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almost 5 years ago

Announcing the winners of the Pearson Student Coding Contest!!!

Judging is complete!! Go to the gallery to congratulate the winners of this year's Pearson Student Coding Contest and check out all of the excellent submissions.

College students from Texas, Alabama and New York were honored for developing innovative learning applications designed to enhance student learning!

Pearson is pleased to announced the winners of its third annual Student Coding Contest! The contest encourages individual college students and teams to develop original innovative learning applications that integrate with Pearson Application Programming Interfaces (APIs). Students were challenged to focus and integrate efficacy, a positive, measurable impact on learning, into the development of their applications. In the final round of the competition, judges observed as the three final contestants demonstrated how their apps improve learning. View a short video of the three winners.

First Place/Cash Prize: $5,000

App Name: Lightpath, Anisha Srivastava, University of Texas at Austin, Texas

With Lightpath, as students interact with course content, they create "lightbulb moments" whenever a concept clicks, by either recording a concise summary, a video URL or an article link that clarified a concept. This leads to more effective learning and better retention.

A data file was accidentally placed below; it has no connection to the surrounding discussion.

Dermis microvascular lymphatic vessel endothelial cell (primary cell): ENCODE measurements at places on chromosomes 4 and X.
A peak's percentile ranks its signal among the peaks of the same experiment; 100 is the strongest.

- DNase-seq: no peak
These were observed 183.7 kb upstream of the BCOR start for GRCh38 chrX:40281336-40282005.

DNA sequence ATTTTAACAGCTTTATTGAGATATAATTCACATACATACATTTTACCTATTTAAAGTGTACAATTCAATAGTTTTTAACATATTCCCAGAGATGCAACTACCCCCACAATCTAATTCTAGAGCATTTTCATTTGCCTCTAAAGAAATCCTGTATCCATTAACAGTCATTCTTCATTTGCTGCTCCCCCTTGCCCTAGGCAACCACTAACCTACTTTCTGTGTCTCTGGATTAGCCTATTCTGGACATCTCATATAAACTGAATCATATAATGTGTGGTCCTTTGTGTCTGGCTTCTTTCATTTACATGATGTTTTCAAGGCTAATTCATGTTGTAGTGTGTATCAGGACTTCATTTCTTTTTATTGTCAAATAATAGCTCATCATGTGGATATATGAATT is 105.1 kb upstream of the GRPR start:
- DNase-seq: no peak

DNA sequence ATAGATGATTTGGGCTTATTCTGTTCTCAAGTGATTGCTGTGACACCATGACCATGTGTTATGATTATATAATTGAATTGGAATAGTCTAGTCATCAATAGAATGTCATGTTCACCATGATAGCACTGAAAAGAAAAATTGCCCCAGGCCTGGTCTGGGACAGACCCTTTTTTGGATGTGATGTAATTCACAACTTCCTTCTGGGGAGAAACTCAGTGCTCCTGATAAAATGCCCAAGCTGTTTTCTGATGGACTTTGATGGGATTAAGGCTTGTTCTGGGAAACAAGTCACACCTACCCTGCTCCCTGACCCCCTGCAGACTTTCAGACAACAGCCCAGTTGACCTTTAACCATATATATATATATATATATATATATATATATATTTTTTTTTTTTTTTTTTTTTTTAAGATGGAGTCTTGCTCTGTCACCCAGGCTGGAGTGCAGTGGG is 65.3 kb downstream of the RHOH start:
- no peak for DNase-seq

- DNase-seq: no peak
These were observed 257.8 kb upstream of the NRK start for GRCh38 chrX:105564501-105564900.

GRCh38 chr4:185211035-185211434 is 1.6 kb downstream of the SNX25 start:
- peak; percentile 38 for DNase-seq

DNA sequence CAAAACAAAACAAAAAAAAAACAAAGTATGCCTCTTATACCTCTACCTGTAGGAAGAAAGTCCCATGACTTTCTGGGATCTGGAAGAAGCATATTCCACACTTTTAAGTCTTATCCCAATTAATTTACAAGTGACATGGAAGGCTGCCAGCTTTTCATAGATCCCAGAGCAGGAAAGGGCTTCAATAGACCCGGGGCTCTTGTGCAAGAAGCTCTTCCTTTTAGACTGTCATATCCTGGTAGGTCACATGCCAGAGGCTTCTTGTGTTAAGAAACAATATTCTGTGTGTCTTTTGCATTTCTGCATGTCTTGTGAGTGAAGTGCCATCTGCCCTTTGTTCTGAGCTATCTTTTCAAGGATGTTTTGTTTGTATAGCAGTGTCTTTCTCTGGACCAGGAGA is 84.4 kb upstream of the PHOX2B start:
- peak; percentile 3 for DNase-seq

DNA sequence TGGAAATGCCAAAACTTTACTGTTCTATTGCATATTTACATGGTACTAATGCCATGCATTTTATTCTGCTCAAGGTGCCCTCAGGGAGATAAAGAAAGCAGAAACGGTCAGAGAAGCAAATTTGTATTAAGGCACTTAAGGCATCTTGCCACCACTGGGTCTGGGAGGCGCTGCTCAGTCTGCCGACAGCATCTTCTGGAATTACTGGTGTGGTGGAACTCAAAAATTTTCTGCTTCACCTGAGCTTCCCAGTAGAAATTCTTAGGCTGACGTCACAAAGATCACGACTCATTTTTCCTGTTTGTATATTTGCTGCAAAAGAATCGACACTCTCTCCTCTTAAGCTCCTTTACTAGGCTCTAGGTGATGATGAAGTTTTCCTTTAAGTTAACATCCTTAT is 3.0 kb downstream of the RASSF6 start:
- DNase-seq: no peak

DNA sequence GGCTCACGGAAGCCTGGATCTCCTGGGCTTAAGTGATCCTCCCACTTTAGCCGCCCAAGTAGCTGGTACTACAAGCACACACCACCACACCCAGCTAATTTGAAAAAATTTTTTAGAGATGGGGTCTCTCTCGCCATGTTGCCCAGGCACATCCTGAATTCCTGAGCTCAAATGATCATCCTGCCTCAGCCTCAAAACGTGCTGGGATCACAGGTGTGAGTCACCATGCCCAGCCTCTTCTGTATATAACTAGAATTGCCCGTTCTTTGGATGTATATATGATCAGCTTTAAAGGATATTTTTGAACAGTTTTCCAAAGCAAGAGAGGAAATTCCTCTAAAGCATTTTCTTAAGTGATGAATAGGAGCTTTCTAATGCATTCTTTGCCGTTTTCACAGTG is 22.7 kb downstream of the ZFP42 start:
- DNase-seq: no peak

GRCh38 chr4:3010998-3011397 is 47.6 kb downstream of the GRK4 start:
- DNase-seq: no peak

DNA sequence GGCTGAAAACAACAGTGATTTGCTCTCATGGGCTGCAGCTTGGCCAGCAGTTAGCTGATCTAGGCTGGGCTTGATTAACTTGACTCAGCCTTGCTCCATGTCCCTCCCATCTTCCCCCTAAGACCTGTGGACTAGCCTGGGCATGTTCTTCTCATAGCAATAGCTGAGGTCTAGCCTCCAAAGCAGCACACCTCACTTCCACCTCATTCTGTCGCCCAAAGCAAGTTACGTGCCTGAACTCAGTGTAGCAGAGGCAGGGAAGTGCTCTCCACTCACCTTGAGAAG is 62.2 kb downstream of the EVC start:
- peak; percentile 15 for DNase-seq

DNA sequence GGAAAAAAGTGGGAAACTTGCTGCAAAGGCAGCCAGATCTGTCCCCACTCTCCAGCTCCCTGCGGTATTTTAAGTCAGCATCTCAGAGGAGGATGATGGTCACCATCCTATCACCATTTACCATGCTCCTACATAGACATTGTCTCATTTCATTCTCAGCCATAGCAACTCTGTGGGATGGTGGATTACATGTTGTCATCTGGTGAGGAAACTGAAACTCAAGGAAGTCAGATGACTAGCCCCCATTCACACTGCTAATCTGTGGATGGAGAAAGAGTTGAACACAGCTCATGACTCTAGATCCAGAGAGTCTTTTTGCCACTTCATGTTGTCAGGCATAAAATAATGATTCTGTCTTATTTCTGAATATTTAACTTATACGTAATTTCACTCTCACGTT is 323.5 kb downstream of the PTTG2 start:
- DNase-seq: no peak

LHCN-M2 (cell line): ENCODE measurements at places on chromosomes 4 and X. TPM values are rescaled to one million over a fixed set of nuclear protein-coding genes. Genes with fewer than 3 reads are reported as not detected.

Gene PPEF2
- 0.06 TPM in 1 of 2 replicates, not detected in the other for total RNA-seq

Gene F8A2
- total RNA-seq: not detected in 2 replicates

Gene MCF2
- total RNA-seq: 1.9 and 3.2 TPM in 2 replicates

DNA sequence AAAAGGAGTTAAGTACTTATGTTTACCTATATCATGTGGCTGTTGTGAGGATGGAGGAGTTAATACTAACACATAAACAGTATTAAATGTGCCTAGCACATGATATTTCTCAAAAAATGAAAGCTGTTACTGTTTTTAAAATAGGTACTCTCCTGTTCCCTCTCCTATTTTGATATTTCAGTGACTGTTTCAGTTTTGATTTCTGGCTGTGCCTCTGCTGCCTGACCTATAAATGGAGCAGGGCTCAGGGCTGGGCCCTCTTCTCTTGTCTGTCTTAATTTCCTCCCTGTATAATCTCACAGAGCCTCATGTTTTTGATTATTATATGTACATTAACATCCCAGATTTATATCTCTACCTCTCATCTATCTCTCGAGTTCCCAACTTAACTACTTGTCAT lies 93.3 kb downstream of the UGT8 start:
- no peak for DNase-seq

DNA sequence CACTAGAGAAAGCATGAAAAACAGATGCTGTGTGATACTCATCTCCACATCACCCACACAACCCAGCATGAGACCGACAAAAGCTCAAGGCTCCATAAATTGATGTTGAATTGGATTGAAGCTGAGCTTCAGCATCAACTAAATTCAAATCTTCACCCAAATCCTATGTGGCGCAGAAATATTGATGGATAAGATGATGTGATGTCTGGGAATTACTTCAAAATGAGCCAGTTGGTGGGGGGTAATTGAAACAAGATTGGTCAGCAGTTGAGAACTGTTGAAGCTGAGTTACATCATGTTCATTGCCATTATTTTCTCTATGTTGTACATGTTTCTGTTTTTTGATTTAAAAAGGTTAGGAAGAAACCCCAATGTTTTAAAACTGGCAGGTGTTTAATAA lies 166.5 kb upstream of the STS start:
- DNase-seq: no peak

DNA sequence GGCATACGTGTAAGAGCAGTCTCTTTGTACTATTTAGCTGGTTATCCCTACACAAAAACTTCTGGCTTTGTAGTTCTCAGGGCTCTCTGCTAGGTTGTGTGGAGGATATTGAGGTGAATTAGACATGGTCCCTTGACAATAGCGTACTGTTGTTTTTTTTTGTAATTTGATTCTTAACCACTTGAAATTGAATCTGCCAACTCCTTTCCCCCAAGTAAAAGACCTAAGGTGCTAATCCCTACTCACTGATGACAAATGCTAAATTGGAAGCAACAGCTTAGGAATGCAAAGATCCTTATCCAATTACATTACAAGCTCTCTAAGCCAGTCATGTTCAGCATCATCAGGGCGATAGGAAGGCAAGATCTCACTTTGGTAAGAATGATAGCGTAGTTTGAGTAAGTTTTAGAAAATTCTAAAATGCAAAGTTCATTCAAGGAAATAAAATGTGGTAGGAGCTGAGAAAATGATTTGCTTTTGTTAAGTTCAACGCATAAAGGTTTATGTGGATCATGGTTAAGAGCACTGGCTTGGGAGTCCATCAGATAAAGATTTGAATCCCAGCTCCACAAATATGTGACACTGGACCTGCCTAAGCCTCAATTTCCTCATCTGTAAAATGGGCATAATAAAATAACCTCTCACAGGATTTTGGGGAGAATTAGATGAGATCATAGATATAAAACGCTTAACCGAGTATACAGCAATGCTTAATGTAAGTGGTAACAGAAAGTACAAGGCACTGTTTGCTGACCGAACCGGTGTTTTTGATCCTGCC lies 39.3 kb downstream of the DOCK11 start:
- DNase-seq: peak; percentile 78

“This contest has been a transformational experience in my coding journey,” said Srivastava. “Moving forward, I feel much more confident and better equipped to take on bigger development projects and pursue more innovative ideas. I am so grateful for the multi-dimensional learning experience Pearson provided.”  

Second Place/Cash Prize: $2,500

App Name: ClassMap, Aaron Martin Team Members: John Tran, Soumith Thumma, Travis Clinkscales, and James Davis, Troy University, Troy, Alabama

Using mnemonic devices such as imagery and keywords, together with the concept of mind-mapping, ClassMap collectively creates course and subject learning paths that can be used by other students and instructors in adaptive teaching and learning. The drag and drop interface is simple to use, and students vote to rank concepts higher on the learning path.

Third Place/Cash Prize: $1,000

App Name: Mint, Jorg Doku Team Members: Yen-chieh Huang and Nikita Dubnov, Cornell University, Ithaca, New York

The Mint essay application makes use of Pearson's APIs in order to search for new content on the same page as a writer edits an essay. This is a main feature for Mint, since it reduces the unnecessary movement from page to page, and search engine to search engine.

Even though the competition is over, you don't have to stop hacking. Use your portfolio to keep your project up to date and get feedback from fellow hackers.